Understanding the areas where communication is causing errors will help you avoid them on your subsequent projects, producing fewer flaws and greater client satisfaction.

Tips to improve construction quality control

Here are some tips to improve construction quality control:

Start with the right workers

Numerous positions require skilled labor, and employees with a lot of experience are more likely to meet your client’s requirements. To draw skilled laborers, try to offer your team competitive pay and benefits. Working with the right team will ultimately save you money through reduced reworks and client recommendations.

Incorporate software

You can use software to share checklists, track inspections, and manage deadlines digitally, which will help you be more organized. Additionally, you can use it to distribute information to your team and clients so that everyone is updated on the job’s acceptance requirements or timeline.

Start your inspections sooner

Starting your inspections sooner can help you track deficiencies sooner. This can save on time and cost when fixing them. Additionally, it can give you plenty of time to discuss any changes to the specifications with your client.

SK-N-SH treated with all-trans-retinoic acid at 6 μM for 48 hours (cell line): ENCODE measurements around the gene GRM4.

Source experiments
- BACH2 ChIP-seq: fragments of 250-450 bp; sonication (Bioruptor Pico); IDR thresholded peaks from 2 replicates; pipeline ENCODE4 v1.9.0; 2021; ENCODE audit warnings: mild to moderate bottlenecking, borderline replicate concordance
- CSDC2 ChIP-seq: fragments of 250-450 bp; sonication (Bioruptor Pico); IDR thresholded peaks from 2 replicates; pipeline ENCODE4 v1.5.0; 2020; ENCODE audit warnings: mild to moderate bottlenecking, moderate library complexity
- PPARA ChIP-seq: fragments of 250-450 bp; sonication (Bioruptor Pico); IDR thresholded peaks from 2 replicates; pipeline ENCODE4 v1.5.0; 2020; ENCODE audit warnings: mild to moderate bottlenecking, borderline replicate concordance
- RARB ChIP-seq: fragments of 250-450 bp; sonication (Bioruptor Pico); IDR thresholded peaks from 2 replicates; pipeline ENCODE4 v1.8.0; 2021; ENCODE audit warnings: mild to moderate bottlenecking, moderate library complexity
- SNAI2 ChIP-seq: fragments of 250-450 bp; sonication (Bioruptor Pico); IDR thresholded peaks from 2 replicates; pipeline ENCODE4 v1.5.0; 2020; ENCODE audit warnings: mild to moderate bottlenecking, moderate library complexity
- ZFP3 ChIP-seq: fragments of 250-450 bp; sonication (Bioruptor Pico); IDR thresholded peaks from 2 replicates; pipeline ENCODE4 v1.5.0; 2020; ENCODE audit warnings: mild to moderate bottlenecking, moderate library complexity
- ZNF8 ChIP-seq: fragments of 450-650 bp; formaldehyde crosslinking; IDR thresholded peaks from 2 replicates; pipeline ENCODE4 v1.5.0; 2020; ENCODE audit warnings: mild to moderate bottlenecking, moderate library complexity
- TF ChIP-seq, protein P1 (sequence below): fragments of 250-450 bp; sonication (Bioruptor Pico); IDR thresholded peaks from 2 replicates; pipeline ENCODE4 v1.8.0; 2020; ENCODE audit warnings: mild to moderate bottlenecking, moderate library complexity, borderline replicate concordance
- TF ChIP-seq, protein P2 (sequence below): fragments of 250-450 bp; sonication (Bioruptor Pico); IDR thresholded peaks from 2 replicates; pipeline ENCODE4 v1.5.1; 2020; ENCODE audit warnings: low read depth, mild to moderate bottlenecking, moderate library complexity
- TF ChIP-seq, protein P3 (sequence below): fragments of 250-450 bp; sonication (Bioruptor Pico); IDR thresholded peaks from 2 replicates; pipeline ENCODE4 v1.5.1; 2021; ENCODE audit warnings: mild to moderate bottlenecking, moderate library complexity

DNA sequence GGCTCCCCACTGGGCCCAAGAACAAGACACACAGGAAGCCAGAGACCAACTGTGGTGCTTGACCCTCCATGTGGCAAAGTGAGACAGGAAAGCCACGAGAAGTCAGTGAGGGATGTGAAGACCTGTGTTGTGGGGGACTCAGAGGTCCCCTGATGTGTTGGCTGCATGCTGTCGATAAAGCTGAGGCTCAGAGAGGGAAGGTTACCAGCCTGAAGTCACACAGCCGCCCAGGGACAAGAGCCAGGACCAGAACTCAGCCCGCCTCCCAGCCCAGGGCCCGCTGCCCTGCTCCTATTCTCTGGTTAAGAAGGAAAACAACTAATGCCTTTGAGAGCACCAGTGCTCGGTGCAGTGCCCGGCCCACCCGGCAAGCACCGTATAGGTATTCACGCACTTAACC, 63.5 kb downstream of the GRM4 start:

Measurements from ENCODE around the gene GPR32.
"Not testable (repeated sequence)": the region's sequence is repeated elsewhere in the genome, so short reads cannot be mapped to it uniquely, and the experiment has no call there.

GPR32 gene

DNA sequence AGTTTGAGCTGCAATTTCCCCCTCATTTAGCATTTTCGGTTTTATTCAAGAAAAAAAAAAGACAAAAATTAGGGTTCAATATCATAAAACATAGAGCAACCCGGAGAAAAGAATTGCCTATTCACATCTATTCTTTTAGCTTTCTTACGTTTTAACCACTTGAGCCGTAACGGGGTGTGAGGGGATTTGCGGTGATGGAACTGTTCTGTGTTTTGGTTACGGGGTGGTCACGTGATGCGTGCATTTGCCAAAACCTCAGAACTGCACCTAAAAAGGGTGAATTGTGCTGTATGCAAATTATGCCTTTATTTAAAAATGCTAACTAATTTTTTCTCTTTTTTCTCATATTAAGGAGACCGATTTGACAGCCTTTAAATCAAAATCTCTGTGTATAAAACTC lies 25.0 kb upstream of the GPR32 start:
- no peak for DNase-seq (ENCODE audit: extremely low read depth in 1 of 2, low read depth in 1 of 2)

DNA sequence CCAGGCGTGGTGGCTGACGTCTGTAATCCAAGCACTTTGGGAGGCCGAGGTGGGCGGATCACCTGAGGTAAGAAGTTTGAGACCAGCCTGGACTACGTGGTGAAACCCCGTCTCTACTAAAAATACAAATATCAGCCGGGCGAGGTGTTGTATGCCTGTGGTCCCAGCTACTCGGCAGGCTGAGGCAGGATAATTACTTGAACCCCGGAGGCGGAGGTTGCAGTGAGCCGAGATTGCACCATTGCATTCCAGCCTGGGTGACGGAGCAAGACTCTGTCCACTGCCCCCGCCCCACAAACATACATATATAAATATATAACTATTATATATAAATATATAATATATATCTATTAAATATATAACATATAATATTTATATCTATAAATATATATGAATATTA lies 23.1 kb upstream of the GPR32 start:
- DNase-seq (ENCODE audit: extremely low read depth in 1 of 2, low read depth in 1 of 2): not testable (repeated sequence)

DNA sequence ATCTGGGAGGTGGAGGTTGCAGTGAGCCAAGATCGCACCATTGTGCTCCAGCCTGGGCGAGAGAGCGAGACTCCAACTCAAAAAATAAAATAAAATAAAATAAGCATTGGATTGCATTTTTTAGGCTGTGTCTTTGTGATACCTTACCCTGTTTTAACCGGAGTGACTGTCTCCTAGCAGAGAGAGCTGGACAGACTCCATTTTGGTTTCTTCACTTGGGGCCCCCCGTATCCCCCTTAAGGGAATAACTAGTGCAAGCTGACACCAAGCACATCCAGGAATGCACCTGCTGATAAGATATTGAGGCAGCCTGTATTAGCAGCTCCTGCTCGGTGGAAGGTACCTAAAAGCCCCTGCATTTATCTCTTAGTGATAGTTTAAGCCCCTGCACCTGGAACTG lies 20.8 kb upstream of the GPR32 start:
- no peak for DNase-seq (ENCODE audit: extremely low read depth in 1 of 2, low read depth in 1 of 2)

Starting earlier allows you to schedule more inspections, which can help you keep a closer eye on the project’s development while keeping quality control in mind.

Clarify workflows

Workflows can be used to distribute tasks to employees in a hierarchy so that no one person is responsible for the quality control of a particular task. The roles of each team member and their specific responsibilities for this project will be defined by clear workflows. Team members can pay close attention to each component of the project to ensure it meets the client’s specifications by having more clearly defined roles.

Manage risk

You can conduct risk assessments throughout the project to ensure that it is meeting the expectations of the client and to foresee potential issues with safety, zoning, legality, or cash flow.

To ensure that you are thinking about the needs of your team, your business, and the client’s expectations, you can include risk on your checklist. If you can keep an eye out for them as the project progresses, you can develop a plan for avoiding these risks or mitigating their effects.


How do you become a quality control in construction?

There are several techniques for quality control. What Are the 4 Types of Quality Control? These include the Taguchi Method, Six Sigma, an x-bar chart, and 100% inspection mode.

What is QA QC construction management?

A bachelor’s degree and five years of construction experience, or being a graduate engineer or architect, are the primary requirements for a career as a construction quality control manager.